Earlier this year, the New York State Energy Research and Development Authority (NYSERDA) announced the awards under the Renewable Energy Standard for 26 projects throughout the state.
One project – with energy storage – caught my eye. Said to myself that more projects like that will put the final dagger in the “wind doesn’t always blow – the sun doesn’t always shine” argument of the fossil fuel industry. And there is a low cost, old school alternative to large batteries that can speed up the transition in New York away from fossil fuels to dependable renewable energy.
The technology is called Pumped Storage, or sometimes called a “water battery.” It would use the excess power generated by a wind or solar farm to pump water up to a reservoir at a higher level and return the water through a power turbine at a lower level (like a conventional hydropower facility) to satisfy later power needs.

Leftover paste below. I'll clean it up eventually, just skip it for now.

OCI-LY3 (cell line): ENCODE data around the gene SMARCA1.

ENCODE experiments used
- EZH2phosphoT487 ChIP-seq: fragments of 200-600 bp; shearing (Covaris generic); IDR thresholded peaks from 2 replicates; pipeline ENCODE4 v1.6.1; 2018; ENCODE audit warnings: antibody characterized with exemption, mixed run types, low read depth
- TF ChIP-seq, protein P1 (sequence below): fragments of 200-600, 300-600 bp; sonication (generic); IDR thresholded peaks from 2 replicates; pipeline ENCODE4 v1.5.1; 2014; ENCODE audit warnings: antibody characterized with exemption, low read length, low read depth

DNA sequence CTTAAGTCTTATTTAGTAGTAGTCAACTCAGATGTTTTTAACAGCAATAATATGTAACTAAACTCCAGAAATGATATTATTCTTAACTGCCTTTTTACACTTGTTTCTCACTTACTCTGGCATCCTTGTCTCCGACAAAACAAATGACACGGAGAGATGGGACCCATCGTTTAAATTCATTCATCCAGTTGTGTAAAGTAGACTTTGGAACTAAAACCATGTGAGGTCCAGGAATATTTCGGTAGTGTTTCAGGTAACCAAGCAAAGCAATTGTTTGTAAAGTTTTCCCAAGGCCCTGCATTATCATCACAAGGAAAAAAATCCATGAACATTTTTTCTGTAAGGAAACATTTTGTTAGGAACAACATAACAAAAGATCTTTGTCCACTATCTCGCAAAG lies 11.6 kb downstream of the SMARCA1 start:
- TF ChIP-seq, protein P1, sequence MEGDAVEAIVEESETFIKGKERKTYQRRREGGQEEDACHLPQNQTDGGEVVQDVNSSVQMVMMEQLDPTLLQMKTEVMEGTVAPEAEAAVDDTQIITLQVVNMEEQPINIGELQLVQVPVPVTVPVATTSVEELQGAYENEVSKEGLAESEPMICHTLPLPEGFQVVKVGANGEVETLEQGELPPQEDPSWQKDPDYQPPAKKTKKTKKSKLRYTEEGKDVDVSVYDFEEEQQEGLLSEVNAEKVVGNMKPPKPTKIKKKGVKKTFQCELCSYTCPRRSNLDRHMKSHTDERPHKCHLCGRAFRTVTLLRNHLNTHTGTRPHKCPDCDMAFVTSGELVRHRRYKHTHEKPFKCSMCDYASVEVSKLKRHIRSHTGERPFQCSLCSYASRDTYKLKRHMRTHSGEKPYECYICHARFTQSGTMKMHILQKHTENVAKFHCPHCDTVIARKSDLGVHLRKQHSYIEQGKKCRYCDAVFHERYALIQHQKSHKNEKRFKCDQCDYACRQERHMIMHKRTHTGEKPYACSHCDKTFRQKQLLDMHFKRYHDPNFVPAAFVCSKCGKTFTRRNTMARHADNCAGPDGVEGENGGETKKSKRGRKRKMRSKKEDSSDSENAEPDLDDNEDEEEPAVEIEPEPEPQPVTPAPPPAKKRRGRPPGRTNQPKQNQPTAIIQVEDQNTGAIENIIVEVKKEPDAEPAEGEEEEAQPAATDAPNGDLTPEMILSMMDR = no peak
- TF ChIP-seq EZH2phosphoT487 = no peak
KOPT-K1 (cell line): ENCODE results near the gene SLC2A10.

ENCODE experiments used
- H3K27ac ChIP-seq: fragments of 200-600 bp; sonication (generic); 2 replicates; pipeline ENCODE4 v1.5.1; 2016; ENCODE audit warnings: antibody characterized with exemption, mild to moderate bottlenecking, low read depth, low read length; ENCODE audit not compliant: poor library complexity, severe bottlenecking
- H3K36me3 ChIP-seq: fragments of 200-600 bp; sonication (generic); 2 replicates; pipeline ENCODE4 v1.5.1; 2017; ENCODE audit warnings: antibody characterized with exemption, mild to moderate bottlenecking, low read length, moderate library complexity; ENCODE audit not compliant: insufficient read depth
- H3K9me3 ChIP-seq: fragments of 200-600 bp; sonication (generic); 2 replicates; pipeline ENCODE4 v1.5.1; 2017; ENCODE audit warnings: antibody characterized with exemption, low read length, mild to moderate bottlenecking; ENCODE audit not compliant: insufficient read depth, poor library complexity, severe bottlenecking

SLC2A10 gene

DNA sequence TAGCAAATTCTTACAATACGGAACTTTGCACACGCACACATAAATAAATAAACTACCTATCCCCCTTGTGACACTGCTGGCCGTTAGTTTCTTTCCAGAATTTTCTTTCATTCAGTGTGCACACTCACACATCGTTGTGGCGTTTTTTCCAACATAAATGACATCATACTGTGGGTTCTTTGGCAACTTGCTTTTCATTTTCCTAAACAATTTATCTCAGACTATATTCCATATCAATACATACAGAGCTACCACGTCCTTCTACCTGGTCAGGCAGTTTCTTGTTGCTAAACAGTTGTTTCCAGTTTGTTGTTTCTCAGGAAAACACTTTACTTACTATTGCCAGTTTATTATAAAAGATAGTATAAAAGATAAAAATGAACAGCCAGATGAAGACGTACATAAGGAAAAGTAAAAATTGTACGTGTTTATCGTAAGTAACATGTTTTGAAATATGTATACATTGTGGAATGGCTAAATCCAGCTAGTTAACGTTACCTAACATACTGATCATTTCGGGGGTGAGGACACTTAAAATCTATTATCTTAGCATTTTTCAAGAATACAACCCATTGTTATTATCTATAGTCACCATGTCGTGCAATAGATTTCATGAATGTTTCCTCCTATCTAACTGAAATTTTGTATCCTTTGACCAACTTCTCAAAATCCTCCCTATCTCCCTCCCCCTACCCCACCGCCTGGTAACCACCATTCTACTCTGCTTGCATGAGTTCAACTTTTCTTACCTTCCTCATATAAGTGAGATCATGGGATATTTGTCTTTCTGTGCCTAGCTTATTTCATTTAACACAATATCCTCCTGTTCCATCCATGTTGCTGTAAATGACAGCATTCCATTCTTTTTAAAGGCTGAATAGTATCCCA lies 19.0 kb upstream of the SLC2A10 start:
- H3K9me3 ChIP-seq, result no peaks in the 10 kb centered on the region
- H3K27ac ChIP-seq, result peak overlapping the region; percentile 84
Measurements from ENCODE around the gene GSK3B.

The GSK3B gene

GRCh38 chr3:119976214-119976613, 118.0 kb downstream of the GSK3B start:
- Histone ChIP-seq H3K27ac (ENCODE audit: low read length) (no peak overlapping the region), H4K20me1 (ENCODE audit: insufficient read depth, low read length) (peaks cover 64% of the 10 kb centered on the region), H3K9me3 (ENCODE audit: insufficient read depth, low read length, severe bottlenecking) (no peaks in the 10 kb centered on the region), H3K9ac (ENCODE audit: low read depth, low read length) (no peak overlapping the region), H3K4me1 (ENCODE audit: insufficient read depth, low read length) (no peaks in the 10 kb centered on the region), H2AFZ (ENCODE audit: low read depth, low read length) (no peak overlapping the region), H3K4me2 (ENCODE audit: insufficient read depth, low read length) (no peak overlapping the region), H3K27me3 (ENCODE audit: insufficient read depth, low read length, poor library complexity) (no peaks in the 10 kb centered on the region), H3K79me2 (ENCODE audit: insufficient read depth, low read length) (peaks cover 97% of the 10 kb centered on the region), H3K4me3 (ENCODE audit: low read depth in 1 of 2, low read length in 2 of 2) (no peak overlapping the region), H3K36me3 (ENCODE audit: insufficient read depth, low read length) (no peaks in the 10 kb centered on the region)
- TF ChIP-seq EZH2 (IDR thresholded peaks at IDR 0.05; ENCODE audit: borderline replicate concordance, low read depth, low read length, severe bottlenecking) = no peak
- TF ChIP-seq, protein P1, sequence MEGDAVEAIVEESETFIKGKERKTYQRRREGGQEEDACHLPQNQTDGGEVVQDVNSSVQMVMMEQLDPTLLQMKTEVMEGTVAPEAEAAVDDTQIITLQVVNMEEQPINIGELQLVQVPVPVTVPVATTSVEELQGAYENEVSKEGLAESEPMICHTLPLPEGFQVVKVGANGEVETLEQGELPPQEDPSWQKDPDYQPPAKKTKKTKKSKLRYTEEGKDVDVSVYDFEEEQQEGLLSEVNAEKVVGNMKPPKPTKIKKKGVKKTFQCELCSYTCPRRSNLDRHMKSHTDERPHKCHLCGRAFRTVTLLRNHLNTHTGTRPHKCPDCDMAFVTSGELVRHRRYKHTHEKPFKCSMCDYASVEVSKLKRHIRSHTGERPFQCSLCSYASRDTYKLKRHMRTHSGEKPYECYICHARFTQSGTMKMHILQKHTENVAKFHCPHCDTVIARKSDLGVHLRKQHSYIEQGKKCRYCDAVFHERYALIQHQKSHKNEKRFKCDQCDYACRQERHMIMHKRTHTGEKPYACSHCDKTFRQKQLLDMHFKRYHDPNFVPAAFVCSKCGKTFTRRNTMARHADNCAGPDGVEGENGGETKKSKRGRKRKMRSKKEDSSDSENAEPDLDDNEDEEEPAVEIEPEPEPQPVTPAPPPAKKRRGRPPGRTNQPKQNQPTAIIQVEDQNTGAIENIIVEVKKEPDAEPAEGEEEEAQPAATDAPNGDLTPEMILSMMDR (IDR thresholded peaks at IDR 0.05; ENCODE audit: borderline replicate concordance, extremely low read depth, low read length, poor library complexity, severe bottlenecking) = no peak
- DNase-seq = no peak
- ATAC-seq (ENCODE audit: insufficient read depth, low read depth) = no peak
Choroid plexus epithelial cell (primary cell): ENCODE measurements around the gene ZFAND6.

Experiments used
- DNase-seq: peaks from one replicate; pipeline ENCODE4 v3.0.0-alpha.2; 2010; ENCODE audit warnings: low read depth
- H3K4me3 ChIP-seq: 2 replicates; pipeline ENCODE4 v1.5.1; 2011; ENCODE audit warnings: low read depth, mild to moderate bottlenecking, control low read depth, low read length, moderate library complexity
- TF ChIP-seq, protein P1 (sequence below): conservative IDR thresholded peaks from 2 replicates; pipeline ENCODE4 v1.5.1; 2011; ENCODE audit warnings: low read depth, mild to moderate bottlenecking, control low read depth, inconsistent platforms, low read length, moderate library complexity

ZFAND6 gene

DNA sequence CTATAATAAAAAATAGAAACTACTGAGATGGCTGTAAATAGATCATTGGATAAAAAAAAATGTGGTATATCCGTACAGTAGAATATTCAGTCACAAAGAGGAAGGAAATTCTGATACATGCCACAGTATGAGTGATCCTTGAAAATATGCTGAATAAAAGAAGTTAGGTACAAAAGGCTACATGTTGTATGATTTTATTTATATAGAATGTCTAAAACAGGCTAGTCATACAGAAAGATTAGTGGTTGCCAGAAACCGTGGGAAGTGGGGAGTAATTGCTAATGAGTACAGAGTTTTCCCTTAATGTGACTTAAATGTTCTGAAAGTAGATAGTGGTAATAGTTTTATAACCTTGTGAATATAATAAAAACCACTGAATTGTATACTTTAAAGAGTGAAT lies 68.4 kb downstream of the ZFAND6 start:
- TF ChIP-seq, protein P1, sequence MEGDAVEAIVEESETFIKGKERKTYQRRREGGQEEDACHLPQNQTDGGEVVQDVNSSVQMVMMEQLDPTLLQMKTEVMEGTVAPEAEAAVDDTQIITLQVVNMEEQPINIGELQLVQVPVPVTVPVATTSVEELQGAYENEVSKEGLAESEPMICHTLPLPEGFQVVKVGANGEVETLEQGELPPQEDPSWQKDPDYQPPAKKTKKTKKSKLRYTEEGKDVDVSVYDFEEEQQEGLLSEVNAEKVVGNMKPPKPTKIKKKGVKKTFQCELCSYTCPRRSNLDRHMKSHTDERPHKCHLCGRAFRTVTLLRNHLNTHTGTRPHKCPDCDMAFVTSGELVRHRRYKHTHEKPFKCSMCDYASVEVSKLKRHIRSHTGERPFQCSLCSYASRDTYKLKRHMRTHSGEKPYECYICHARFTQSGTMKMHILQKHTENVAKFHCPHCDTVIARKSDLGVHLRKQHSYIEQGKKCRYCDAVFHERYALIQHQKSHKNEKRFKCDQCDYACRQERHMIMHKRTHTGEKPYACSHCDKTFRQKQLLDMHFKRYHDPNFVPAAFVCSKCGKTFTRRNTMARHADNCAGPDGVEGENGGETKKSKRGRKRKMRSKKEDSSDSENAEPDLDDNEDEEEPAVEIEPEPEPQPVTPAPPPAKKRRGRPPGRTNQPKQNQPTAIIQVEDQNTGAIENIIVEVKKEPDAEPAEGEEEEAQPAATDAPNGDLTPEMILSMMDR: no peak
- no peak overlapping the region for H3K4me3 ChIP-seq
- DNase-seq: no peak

Currently, the argument of the utilities is that coal and natural gas “peaker plants” are going to be necessary for years to come to absorb peak electric demand and maintain grid stability. Renewable energy sources only supply when their “fuel” (wind or sun) is available. But with dependable storage options, fluctuations of supply from a wind or solar farm would be negated, providing predictable, consistent generation to the grid.
Pumped Storage would be an ideal battery for most wind farms in upstate New York. The elevation changes which make wind sites attractive would also be ideal to set up a pumped storage system. NYSERDA has issued Program Opportunity Notices for Energy Storage Technology and Product Development.
As a proven technology, Pumped Storage should have equal footing in their research and development budget and should be a consideration for any 2018 Renewable Energy Standard projects.
John S. Szalasny